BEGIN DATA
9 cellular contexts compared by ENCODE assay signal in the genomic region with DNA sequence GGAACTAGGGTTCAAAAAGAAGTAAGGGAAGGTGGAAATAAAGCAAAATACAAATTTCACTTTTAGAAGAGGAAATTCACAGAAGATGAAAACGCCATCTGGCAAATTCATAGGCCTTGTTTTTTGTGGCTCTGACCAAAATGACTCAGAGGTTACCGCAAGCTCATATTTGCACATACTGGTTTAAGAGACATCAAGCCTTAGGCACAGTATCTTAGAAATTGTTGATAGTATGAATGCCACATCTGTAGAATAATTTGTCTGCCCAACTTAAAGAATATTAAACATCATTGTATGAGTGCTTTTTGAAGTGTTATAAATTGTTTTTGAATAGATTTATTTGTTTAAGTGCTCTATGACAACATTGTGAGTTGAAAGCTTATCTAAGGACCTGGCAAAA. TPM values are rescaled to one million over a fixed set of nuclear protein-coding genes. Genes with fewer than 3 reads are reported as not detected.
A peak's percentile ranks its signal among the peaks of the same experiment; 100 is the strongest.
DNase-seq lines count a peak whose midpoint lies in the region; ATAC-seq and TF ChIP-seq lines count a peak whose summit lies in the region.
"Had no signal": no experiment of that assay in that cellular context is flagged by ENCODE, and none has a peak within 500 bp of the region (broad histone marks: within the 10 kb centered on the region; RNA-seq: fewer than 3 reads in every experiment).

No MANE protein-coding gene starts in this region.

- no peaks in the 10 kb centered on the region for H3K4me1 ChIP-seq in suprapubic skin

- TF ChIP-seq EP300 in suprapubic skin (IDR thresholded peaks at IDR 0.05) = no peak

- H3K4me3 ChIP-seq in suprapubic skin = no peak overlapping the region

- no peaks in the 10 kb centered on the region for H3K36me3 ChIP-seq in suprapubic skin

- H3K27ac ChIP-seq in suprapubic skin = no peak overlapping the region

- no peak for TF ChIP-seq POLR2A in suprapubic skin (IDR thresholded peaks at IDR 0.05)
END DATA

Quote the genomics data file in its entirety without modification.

9 cellular contexts compared by ENCODE assay signal in the genomic region with DNA sequence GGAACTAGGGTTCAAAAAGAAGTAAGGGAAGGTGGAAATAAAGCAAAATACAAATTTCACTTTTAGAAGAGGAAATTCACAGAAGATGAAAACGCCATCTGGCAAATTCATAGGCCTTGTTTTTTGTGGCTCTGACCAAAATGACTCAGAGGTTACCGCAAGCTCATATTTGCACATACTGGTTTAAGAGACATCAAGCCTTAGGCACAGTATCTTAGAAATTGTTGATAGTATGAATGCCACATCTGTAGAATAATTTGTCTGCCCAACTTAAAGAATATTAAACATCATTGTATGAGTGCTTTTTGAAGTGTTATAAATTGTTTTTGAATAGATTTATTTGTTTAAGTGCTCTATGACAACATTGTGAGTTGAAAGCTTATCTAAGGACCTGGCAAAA. TPM values are rescaled to one million over a fixed set of nuclear protein-coding genes. Genes with fewer than 3 reads are reported as not detected.
A peak's percentile ranks its signal among the peaks of the same experiment; 100 is the strongest.
DNase-seq lines count a peak whose midpoint lies in the region; ATAC-seq and TF ChIP-seq lines count a peak whose summit lies in the region.
"Had no signal": no experiment of that assay in that cellular context is flagged by ENCODE, and none has a peak within 500 bp of the region (broad histone marks: within the 10 kb centered on the region; RNA-seq: fewer than 3 reads in every experiment).

No MANE protein-coding gene starts in this region.

- no peaks in the 10 kb centered on the region for H3K4me1 ChIP-seq in suprapubic skin

- TF ChIP-seq EP300 in suprapubic skin (IDR thresholded peaks at IDR 0.05) = no peak

- H3K4me3 ChIP-seq in suprapubic skin = no peak overlapping the region

- no peaks in the 10 kb centered on the region for H3K36me3 ChIP-seq in suprapubic skin

- H3K27ac ChIP-seq in suprapubic skin = no peak overlapping the region

- no peak for TF ChIP-seq POLR2A in suprapubic skin (IDR thresholded peaks at IDR 0.05)